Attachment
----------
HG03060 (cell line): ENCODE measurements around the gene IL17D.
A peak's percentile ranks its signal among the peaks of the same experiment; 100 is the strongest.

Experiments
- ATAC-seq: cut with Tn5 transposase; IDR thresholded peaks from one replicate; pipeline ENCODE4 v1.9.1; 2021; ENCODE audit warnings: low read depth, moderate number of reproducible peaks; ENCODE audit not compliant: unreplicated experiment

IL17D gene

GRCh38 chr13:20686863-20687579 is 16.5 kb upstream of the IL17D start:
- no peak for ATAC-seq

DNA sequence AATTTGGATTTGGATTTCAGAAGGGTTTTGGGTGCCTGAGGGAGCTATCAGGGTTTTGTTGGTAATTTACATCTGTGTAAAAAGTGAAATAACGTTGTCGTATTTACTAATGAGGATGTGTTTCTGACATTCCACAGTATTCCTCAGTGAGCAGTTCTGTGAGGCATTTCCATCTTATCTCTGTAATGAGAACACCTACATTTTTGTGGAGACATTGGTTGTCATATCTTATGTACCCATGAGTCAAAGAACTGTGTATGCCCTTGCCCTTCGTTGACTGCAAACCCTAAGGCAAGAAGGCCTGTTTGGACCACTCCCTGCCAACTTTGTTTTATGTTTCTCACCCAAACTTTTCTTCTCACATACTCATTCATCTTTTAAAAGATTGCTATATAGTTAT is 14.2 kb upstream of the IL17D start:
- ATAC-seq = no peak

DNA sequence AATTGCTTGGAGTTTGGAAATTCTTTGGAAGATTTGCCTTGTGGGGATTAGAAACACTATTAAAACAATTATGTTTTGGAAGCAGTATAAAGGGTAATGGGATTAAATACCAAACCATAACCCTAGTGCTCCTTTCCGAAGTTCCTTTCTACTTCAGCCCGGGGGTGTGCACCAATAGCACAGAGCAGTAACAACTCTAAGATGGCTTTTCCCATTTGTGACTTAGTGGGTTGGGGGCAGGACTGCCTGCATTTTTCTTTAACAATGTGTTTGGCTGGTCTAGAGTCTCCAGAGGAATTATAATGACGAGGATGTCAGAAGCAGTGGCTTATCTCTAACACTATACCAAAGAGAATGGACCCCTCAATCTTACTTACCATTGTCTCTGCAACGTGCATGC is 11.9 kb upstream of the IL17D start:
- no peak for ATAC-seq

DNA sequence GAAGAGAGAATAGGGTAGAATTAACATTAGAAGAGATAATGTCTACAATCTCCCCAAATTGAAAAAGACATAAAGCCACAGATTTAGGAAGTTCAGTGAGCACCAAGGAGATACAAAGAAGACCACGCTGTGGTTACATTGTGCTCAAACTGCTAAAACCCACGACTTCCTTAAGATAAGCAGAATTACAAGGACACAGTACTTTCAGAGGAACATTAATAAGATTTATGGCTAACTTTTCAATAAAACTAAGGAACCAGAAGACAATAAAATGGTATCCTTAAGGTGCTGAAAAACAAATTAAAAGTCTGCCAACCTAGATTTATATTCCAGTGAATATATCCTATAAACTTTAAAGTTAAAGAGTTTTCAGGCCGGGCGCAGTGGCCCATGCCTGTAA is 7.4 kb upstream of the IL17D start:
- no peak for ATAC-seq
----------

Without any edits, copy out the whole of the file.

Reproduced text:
HG03060 (cell line): ENCODE measurements around the gene IL17D.
A peak's percentile ranks its signal among the peaks of the same experiment; 100 is the strongest.

Experiments
- ATAC-seq: cut with Tn5 transposase; IDR thresholded peaks from one replicate; pipeline ENCODE4 v1.9.1; 2021; ENCODE audit warnings: low read depth, moderate number of reproducible peaks; ENCODE audit not compliant: unreplicated experiment

IL17D gene

GRCh38 chr13:20686863-20687579 is 16.5 kb upstream of the IL17D start:
- no peak for ATAC-seq

DNA sequence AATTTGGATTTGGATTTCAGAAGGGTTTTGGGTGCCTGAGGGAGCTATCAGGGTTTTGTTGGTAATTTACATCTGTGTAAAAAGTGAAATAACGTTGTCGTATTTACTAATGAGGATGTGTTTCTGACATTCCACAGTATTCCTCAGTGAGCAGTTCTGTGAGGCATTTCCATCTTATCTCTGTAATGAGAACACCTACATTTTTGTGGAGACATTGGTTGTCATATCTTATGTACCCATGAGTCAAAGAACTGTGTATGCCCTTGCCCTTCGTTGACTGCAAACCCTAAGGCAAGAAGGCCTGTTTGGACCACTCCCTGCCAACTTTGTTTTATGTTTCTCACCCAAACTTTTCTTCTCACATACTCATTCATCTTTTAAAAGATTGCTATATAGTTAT is 14.2 kb upstream of the IL17D start:
- ATAC-seq = no peak

DNA sequence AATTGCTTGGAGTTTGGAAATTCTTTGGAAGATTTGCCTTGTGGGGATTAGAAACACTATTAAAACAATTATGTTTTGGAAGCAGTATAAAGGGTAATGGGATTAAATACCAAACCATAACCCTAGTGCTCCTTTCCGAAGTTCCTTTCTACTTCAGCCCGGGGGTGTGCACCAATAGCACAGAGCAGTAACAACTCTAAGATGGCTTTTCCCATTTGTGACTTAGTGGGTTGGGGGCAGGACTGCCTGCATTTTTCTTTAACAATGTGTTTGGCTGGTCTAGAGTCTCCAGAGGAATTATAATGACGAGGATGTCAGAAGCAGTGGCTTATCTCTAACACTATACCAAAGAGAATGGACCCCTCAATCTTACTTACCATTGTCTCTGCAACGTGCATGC is 11.9 kb upstream of the IL17D start:
- no peak for ATAC-seq

DNA sequence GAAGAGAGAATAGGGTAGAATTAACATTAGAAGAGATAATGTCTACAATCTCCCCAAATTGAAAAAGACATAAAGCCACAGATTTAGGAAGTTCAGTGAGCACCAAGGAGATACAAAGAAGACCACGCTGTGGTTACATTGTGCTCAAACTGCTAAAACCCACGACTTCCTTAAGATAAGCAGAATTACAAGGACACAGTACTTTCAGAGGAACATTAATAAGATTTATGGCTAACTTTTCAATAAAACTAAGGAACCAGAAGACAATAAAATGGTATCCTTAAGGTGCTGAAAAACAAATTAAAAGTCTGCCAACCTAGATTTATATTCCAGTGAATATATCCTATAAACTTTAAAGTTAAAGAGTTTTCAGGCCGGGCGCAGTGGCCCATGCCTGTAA is 7.4 kb upstream of the IL17D start:
- no peak for ATAC-seq